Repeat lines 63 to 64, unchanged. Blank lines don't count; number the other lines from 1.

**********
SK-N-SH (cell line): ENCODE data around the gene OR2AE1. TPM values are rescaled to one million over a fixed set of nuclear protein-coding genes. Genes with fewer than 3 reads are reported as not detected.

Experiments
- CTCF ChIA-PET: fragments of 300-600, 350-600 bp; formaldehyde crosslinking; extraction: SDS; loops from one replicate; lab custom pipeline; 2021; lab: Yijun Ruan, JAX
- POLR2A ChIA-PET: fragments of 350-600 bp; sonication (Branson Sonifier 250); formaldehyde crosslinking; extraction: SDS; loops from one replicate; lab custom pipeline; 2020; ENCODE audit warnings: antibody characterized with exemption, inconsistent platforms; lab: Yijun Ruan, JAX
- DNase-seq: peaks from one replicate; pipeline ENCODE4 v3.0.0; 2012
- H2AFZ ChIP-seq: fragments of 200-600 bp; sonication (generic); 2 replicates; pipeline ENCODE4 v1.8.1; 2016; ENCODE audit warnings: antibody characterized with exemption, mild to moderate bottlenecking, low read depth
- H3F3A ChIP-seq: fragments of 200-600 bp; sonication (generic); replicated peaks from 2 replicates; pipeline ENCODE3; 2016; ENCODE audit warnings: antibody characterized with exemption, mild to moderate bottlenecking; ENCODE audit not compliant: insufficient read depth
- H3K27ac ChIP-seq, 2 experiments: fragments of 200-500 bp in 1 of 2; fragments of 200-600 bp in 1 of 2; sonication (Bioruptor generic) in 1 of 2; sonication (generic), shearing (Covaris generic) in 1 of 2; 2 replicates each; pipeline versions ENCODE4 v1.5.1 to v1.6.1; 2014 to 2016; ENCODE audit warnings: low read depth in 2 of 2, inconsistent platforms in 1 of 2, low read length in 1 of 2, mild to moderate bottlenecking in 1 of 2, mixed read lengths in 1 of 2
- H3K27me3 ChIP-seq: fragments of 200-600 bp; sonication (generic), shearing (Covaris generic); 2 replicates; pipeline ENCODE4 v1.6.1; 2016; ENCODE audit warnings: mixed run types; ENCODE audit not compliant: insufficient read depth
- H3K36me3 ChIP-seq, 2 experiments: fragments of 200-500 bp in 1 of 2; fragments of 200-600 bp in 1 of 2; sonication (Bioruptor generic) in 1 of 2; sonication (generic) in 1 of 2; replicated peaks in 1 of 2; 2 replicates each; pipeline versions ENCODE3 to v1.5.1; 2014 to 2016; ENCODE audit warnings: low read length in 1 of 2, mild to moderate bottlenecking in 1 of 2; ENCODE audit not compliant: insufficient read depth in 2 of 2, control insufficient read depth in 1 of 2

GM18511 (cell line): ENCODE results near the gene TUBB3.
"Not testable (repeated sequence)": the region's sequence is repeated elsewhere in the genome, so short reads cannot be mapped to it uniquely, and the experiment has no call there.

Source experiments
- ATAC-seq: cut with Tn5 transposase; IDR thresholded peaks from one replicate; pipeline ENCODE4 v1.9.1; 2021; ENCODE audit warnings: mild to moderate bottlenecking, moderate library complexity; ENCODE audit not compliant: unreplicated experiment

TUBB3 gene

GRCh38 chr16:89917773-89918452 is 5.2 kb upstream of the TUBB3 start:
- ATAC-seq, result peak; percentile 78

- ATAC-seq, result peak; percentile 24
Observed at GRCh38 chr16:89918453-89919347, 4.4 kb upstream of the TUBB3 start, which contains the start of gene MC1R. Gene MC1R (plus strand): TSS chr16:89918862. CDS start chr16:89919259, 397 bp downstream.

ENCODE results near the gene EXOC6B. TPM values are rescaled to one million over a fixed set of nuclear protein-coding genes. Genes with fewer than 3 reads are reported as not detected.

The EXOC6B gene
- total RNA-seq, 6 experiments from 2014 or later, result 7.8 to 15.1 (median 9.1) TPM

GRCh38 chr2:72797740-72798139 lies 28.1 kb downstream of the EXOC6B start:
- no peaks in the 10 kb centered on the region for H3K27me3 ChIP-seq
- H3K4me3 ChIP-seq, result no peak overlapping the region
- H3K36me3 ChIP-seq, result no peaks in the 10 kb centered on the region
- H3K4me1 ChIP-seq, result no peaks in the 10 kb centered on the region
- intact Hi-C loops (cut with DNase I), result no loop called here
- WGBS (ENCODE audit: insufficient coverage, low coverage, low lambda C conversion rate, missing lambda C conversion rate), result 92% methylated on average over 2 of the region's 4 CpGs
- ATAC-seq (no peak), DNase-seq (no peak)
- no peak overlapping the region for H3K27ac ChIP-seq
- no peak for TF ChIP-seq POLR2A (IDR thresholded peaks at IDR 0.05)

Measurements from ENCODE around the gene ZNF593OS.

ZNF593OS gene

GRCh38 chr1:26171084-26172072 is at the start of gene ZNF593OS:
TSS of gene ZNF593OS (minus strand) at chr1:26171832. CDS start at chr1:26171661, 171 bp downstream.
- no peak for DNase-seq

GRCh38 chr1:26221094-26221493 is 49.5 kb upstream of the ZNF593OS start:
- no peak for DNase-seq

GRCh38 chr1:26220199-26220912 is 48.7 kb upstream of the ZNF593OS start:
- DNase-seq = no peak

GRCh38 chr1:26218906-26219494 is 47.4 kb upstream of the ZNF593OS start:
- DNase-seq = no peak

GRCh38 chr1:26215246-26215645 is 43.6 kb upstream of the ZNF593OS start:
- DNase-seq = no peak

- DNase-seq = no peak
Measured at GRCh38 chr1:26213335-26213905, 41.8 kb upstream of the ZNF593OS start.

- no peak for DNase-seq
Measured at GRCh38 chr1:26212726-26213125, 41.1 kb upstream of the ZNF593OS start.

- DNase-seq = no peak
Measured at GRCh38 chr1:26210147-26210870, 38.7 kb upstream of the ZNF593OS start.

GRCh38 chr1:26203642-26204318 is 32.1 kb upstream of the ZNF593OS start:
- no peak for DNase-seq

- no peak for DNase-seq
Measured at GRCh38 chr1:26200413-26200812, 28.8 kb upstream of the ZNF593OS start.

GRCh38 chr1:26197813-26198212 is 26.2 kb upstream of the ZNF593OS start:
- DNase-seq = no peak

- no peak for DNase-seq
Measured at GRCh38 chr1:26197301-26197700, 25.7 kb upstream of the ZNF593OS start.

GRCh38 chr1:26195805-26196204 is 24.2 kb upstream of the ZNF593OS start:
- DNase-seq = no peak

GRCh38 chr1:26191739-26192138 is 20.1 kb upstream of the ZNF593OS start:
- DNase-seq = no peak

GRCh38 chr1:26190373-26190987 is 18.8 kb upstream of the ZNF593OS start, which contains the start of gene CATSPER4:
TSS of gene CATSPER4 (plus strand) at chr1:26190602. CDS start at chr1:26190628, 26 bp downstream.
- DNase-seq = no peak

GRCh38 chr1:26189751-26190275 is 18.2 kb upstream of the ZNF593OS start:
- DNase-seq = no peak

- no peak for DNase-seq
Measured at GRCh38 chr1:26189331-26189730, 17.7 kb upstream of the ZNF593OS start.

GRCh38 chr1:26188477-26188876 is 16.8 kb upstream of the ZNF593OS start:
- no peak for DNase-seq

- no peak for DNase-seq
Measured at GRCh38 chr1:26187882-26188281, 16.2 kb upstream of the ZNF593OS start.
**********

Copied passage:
- DNase-seq = no peak

GRCh38 chr1:26190373-26190987 is 18.8 kb upstream of the ZNF593OS start, which contains the start of gene CATSPER4: